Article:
This time the Greeks must beware of Paris bearing gifts by Tim Gordon

EU summits to save the Euro seem to happen on a more or less monthly basis. Summits happen come along so often they must be called a ridge.

The June 2012 summit was a little different: it has been reported as a rebellion led by Hollande and Monti against Angela Merkel. Some have seen it as a rebellion against Germany to relieve the misery of those countries suffering from a so-called bailout.

Moreover, it has been reported as a victory for the rebellious colonies and a defeat for the Empress. Those lands ravaged by Teutonic austerity may have a hero, a Nevsky, in the new French president. His gifts for PIIGS but cultured not real.

French European policy since the last war, the whole French purpose of the EU, can be summed up as the denial of Europe as a German empire. France and Germany are equal partners, they say, and besides, it is not an empire: all those other members of the EU are sort of equal too.

But it is not really possible to describe the Euro in any other way than a system with Germany at the centre that exists for the benefit of German exports. Germany really is the only country to benefit, economically, from the Euro. The Euro does seem to give some kind of psychological and emotional benefit to peoples without much self-confidence, but this is illusory. The Euro gives Germany power over the Eurozone – and Germany should accept the responsibilities like a good, beneficient imperial should.

French and Italian and other governments have more reasonable complaint about the conditions of empire. But that is how it is. So, Greeks should beware of Paris when he says he is bearing gifts, because the gifts are not his to give. Hollande can rebel but can never call the shots. That is the first lesson.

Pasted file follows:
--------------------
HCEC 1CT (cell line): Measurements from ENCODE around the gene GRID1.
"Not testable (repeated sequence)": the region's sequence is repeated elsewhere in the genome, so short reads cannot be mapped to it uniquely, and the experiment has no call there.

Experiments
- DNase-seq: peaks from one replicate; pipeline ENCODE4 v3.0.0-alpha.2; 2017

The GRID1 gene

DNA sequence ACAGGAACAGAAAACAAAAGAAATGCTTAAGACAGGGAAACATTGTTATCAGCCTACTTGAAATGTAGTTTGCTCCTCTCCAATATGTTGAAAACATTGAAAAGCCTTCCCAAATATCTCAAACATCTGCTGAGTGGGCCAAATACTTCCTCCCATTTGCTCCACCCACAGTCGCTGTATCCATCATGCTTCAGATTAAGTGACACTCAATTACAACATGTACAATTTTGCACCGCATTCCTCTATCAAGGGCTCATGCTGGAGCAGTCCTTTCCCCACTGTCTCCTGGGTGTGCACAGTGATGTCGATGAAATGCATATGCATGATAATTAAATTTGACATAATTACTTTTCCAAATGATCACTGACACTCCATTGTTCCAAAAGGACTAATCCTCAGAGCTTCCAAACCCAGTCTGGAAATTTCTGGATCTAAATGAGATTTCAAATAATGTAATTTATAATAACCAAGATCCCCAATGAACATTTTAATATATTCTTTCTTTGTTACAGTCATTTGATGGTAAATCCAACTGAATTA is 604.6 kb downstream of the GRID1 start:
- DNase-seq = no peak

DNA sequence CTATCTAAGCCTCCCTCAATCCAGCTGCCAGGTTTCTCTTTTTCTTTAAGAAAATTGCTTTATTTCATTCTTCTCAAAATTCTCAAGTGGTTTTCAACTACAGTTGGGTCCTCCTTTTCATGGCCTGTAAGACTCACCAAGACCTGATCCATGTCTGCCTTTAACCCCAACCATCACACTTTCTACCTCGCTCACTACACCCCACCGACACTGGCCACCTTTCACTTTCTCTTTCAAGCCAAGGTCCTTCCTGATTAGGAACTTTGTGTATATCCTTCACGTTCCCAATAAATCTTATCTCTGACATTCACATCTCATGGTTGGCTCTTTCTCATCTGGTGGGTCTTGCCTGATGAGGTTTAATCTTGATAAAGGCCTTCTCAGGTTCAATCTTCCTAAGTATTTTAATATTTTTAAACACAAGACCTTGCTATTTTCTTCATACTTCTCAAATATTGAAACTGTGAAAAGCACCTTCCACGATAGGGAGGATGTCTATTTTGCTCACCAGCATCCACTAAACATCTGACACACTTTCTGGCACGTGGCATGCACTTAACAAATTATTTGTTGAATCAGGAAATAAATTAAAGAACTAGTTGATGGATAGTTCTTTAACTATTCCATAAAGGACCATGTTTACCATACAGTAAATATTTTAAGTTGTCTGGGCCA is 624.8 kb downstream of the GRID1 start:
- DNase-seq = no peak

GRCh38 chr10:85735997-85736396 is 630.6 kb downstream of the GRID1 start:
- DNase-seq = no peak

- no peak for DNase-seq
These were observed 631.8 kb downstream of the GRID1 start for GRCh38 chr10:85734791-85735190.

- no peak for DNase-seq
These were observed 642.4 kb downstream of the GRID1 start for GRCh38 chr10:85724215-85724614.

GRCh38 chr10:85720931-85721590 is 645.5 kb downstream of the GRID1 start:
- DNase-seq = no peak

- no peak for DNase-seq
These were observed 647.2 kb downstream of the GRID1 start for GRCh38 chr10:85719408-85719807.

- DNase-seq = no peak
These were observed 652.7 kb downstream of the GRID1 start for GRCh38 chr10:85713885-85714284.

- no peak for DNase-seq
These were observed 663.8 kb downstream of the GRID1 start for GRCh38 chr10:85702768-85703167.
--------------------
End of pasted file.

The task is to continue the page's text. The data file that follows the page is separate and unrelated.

I am very fond nowadays of going around quoting Karl Marx: the people who pay for an empire are the working classes of the imperial power. Therefore an empire collapses when the benefits that derive to the elites and the working classes of the imperial are no longer sufficient to warrant the price paid by those working classes. And just because I think it was Marx who said it does not mean it is not how it is. You pay for your empire as long as is profitable. When it is no longer profitable, you dump it.

As long as Germay profits from the Euro, Germany will do what it takes to keep the Euro alive.

So far what has Germany paid? That word “bailout” is a lie in itself. The bailout is not a gift, support, it is an enforced loan for a purpose not supported by the victim country. Germany benefits from the Euro because it locks a continent into a favourable trade relationship: it keeps German factories busy. What Paris thinks is neither here nor there. What is said in Finland can be fun but when it comes to it, the Finnish contribution to Germany’s Euro is comparable to Britain’s contribution to USA’s invasion of Iraq. All Paris has is a complaint and a series of petulant demands and peurile fantasies that are all that passes for socialism nowadays.